I have read about them before and they always sound like a great idea…for someone else. 😉 Often I’m excited about my project and I just want to get going.
*knit! knit! knit! purl! purl!* (Okay, not sure what pattern THIS is but bear with me…it’s an example) So, I’m happily knitting, purling and a lifeline wants me to pause the happy energy to start with a needle and thread?
As I say, it doesn’t often happen.
BUT last night I discovered that one can add a lifeline after the fact!
No need to pause the *knit! knit! knit!* until you get to “oh crap! grrrr”. Then, when you’re paused anyway (and panicking because you need to frog back) you can take a deep breath, pour yourself a cup of tea (or a glass of wine!), calm yourself and add a lifeline where you need it to be.
At least with stockinette stitches you can….other stitches=different process.
So back to my experience….Yesterday I was knitting sock #2 of a pair. My very first pair of socks ever!
I have taken to calling them my Christmas socks as it took me pretty much the two weeks of holidays to make them….the first one took me so bloody long but I was incredibly proud at the end!
The second one was coming off the needles pretty quickly. I was now somewhat familiar with the pattern and I have the number of rows I needed to fit my feet written down so there was less testing the sock as I went.
Knitting faster? Great!
Comfort level rising so I can chat with a friend while doing it? Even better!
Discovering after friend departs that I’ve knit 10 rows past the stop point? “Oh crap! Grrrr!”
So, I found myself in panic-mode. I did NOT want to start the sock again. So I followed my own advice. Poured a glass of wine, took a few deep breaths and googled “oh my gods need help with knitting!!!!”.
I DID google…but not that 🙂
I came across articles on lifelines, which as I said, I had read about before. I didn’t such a think would be helpful at this point but yes, lifelines can help at any time and they saved me last night!
I had to frog back 10 rows, so I threaded a tapestry needle using a piece of the same sock yarn that was on my needles. Some articles suggest using a thinner yarn or even thread…the sock yarn worked fine for me.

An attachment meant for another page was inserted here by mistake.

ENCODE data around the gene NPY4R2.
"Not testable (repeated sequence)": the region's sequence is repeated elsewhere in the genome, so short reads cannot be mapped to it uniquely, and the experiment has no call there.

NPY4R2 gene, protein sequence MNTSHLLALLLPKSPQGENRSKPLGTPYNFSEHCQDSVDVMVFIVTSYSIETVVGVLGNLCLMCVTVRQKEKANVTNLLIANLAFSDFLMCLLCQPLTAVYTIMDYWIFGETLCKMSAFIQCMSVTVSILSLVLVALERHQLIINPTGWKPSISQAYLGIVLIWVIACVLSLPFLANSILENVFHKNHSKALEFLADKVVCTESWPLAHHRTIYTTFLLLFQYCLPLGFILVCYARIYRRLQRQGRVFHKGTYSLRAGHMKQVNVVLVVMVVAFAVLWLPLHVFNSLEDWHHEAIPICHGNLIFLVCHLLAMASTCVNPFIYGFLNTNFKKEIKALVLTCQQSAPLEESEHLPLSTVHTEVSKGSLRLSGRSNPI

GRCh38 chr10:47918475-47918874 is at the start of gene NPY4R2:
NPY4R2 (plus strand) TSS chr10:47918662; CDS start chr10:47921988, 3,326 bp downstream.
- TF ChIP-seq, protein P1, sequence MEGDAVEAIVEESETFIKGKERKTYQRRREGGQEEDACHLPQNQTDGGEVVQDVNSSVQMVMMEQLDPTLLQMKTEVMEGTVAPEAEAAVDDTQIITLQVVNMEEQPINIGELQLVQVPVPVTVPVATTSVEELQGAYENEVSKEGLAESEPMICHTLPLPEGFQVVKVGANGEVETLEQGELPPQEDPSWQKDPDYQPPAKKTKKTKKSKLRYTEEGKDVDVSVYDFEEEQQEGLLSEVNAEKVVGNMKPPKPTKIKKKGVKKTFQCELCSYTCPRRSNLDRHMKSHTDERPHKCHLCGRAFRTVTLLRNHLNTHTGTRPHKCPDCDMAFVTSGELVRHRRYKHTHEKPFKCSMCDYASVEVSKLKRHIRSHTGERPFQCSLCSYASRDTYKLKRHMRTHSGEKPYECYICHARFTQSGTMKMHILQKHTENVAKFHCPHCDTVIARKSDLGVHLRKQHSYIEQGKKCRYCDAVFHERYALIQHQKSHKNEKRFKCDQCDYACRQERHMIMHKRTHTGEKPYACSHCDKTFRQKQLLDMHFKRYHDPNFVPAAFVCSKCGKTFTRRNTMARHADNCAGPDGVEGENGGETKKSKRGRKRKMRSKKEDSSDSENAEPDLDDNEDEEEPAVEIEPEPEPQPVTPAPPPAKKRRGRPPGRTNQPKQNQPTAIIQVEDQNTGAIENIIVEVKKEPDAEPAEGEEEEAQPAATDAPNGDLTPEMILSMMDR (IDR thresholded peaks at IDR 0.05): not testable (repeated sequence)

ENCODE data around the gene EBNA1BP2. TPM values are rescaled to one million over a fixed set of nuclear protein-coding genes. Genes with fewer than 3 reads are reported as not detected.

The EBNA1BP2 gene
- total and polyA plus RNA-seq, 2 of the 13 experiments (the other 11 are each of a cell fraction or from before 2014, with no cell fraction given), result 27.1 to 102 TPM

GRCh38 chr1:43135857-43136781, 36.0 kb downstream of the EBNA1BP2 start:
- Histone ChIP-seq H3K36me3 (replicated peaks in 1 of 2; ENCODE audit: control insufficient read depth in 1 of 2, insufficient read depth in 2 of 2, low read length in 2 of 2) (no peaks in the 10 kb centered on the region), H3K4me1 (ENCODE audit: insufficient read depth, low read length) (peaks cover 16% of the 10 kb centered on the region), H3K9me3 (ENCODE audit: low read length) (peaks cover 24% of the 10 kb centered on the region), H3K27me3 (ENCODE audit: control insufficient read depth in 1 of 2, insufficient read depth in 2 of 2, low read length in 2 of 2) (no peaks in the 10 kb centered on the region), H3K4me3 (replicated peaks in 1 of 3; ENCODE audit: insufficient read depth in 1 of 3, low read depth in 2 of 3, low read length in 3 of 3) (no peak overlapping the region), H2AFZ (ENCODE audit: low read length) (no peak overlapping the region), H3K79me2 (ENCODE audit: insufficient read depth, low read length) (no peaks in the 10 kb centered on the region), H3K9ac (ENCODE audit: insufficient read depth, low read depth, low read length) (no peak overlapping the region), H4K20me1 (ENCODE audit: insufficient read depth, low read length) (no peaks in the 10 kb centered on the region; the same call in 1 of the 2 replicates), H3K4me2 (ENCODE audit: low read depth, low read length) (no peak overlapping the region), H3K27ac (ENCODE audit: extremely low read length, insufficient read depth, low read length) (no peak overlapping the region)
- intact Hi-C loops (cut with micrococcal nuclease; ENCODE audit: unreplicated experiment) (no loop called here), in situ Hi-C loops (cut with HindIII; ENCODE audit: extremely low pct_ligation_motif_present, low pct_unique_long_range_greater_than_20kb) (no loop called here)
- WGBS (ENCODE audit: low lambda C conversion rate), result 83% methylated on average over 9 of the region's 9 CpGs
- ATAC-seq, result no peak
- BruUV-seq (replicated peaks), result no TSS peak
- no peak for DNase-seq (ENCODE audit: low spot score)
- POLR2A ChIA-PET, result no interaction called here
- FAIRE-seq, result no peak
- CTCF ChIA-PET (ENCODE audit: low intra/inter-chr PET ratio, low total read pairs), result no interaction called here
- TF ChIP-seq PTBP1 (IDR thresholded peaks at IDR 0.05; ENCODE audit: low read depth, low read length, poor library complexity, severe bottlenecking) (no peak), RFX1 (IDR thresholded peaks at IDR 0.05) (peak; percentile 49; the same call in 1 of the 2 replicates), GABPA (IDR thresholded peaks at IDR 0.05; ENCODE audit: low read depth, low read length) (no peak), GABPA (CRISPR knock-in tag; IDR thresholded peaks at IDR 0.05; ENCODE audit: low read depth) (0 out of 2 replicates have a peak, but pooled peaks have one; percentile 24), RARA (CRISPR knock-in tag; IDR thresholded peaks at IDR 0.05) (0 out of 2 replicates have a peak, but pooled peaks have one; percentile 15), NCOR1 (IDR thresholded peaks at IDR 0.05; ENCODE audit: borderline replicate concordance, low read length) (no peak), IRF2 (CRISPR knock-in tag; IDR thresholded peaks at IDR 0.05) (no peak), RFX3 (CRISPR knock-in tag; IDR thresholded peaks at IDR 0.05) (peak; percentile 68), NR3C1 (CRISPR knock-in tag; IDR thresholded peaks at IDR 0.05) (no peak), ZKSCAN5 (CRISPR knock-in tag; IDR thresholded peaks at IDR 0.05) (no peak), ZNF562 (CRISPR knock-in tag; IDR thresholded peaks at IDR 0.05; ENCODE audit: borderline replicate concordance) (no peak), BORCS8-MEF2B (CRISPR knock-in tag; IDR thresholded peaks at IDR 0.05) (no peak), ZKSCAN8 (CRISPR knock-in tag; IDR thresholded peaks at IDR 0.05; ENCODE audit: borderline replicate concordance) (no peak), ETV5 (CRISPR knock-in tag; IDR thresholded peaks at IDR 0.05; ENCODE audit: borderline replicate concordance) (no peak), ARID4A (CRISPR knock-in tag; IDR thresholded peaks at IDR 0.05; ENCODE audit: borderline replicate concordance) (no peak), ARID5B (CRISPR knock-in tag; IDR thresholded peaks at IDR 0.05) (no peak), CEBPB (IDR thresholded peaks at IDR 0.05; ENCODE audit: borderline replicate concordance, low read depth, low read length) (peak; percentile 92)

I counted back the number of rows I needed by counting the vertical V stitches (marked in blue) from the top, down.
Then I threaded the lifeline around the sock by picking up the right arm of the V stitches all the way around the row where I wanted to stop the frogging. (Again, this applies to stockinette stitch. Haven’t tried lifelines with other stitches yet)
Thread the right arm of the V stitches as this will keep them from twisting when you put them back on the needle.
Below marked in green are the right sides of some V stitches in a row.
Marked in red is my actual lifeline after I picked up all my stitches.
I knew I was supposed to have 60 stitches on my needles so I counted them. Then counted them again. And again.
Just to be sure.
Whew! 60 stitches!
Then, I counted them a third time and checked each vertical row of V stitches (again, marked in blue in a photo above) to be sure that each row had a matching stitch on the needle.
THEN…with much hesitation and a deep breath….I pulled out my circular needle and frogged back.
It frogged 10 rows and stopped…at the lifeline! As it was meant to of course, but I don’t think I truly believed that it would.
But it did! And the stitches were then all lined up and ready to go back on the needle! It seemed too easy, but it worked!
So, yes, lifelines may seem to be a pain but they do exactly what they’re supposed to…whether you create them DURING your knitting (Nah!) or AFTER a problem has come to light!